The chairman and chief executive of casino operator Melco Crown Entertainment Ltd, Lawrence Ho Yau Lung (pictured), says he is in “no rush” to buy out the minority partners in the Studio City project in Macau. That is because of a gap in valuation expectations between the two parties, Mr Ho told financial magazine Barron’s Asia in an interview.
Melco Crown holds 60 percent of the scheme, while New Cotai LLC – controlled by funds managed by United States-based investment firms Silver Point Capital LP and Oaktree Capital Management LP – owns the remaining 40 percent.
Investment analysts have suggested that a buyout of New Cotai’s stake by Melco Crown could streamline operations at Studio City. Brokerage Sanford C. Bernstein Ltd said in an April note that the 60-40 percent ownership structure of Studio City was “an overhang to achieve optimal level of ramp up and operation”.
The Sanford Bernstein analysts however said they did not expect Melco Crown to buy the minority partners of Studio City “until late 2016 or 2017”.
Studio City opened on October 27 without any junket rooms – a Macau first for the current generation of large scale so-called integrated resorts.
But Melco Crown is now mulling the addition of VIP gaming facilities at Studio City, the company’s chief operating officer, Ted Chan Ying Tat, said last week.
Mr Ho had previously said that the company was not very satisfied with the ramp up of Studio City and its own marketing efforts. Melco Crown in May reported a 34 percent year-on-year decline in profit for the first quarter of 2016. Studio City brought in net revenues of just US$178.7 million, below analysts’ expectations.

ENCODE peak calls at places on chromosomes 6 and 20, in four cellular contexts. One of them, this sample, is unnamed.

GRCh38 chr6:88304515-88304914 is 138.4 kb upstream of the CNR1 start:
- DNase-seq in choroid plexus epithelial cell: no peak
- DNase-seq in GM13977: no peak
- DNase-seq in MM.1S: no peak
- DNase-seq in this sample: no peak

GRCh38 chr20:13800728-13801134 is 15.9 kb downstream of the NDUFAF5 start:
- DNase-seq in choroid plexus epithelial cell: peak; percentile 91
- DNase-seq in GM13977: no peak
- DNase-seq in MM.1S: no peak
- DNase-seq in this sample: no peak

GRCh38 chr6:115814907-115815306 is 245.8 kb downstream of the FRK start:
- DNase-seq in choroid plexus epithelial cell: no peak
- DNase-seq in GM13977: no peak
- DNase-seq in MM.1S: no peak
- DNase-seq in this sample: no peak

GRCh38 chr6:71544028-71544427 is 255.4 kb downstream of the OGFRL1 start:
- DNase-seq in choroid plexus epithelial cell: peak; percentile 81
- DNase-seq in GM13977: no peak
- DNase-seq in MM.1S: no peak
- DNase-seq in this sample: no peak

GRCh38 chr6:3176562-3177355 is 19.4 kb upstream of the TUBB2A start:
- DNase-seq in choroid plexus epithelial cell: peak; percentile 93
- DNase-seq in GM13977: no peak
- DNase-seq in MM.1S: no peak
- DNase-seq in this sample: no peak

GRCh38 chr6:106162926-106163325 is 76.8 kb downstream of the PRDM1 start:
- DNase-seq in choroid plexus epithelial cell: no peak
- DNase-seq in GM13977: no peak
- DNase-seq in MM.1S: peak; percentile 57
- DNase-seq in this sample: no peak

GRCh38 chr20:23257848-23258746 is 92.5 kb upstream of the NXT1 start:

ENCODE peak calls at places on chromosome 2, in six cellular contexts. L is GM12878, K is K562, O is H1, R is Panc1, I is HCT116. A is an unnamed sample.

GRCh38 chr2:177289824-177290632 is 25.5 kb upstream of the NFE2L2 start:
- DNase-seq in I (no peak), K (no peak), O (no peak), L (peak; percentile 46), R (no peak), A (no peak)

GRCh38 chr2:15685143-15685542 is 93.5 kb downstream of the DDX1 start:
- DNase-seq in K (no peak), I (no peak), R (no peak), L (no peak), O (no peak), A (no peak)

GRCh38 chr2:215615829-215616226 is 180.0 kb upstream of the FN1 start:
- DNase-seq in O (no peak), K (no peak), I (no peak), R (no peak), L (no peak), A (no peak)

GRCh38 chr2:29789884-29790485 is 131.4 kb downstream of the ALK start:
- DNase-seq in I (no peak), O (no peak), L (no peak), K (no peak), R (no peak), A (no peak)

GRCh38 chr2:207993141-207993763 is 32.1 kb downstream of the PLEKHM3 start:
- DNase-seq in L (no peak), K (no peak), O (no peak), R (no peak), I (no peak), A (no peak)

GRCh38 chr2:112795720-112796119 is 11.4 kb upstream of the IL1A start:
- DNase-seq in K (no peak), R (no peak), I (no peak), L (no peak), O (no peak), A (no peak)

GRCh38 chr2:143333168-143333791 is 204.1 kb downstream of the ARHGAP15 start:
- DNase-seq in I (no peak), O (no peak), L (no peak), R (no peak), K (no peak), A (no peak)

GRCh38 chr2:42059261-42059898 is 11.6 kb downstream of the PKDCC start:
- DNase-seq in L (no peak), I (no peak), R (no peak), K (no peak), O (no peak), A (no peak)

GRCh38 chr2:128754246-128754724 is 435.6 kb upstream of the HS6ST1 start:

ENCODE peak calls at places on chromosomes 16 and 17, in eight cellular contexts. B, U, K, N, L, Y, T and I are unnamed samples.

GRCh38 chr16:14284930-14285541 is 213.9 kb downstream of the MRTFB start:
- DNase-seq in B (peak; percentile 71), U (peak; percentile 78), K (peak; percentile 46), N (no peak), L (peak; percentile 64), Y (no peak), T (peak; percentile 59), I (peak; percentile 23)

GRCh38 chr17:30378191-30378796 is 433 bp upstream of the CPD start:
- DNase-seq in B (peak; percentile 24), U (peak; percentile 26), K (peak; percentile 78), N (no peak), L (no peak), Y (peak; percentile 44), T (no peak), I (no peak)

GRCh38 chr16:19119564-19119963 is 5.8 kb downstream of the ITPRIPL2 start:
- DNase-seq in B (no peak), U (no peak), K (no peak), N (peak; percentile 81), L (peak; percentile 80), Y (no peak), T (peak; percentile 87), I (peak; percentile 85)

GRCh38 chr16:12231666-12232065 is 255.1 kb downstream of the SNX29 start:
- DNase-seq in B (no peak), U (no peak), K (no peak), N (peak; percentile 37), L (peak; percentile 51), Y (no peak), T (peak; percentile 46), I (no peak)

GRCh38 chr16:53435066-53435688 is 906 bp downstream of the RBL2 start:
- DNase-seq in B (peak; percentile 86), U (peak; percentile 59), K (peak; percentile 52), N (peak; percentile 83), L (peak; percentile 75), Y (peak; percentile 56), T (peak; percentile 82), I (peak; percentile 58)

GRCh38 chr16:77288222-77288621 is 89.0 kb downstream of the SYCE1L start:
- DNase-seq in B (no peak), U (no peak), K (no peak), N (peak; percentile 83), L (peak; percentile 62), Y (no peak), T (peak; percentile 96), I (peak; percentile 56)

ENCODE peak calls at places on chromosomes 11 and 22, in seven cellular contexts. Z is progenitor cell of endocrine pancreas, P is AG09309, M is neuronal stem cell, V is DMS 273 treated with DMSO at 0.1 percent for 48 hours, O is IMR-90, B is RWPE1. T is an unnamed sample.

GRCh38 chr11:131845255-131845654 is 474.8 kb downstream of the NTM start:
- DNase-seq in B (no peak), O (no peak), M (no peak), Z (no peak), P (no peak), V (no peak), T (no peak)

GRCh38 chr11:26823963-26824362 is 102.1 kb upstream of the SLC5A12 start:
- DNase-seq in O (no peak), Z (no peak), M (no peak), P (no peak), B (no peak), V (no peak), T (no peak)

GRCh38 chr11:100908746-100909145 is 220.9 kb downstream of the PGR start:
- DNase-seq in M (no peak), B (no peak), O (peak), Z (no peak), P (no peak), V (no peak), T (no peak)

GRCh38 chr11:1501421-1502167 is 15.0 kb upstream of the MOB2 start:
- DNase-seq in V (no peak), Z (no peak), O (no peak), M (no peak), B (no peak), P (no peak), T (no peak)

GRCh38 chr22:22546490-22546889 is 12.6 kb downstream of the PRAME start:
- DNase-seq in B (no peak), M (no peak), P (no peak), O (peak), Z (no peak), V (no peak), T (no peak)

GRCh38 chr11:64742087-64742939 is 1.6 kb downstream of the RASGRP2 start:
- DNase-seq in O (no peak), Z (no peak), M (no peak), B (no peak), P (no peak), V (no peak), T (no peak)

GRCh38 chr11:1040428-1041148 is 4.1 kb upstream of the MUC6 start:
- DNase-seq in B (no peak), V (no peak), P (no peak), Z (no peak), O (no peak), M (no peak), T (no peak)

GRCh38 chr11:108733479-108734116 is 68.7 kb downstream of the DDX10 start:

“We had a lot of brand awareness and buzz, but somehow our marketing team hasn’t really translated that,” Mr Ho told Barron’s Asia. “We just need to do a better job at marketing ourselves and bundling offers – it’s not rocket science,” he added.
The executive also commented on the decision by Australian casino firm Crown Resorts Ltd to reduce its stake in Melco Crown.
Crown Resorts in May cut its stake in Melco Crown to 27.4 percent, from approximately 34.3 percent. The US$800-million corporate reshuffle also saw Australian entrepreneur James Packer resign from his position as co-chairman of Melco Crown.
Mr Ho reportedly said that the Australian businessman intends to remain a major shareholder in Melco Crown, although he wouldn’t comment on whether the share sale was a one-off.
Crown Resorts meanwhile announced plans to split its overseas business – including its Melco Crown stake – from the domestic business.
“I think it was really perfect timing,” Mr Ho told the media outlet, commenting on Crown Resorts’ move. He added that while Melco Crown’s capital expenditure is expected to be relatively modest in coming years, Crown Resorts has several new projects in Australia.
“In Asia and around the world, we don’t see that many opportunities right now,” Mr Ho said, referring to Melco Crown.
Melco Crown’s CEO also voiced concern over the additional supply in the Macau market. The city’s casino industry last month marked two years of contraction in monthly casino gross gaming revenue (GGR). Such revenue in Macau declined by 9.6 percent year-on-year in May; 24 consecutive months of retreat, official data show.
“If the market had continued to grow the way it was two years ago, then it wouldn’t have meant much. But having the additional supply in a declining market is of course worrying,” Mr Ho said in the interview.
Three new casino resorts are expected to open within the next 12 months in Macau, including: Wynn Palace, by Wynn Macau Ltd; the Parisian, by Sands China Ltd; and MGM Cotai, by MGM China Holdings Ltd.
A Cotai more heavily populated by casinos could however have a silver lining, said Mr Ho, as it would create “more of a cluster”. “There’s still a fair amount of business that’s on the Macau peninsula but I think with more resorts opening [on Cotai], that will draw some of that traffic over,” Mr Ho told Barron’s Asia.
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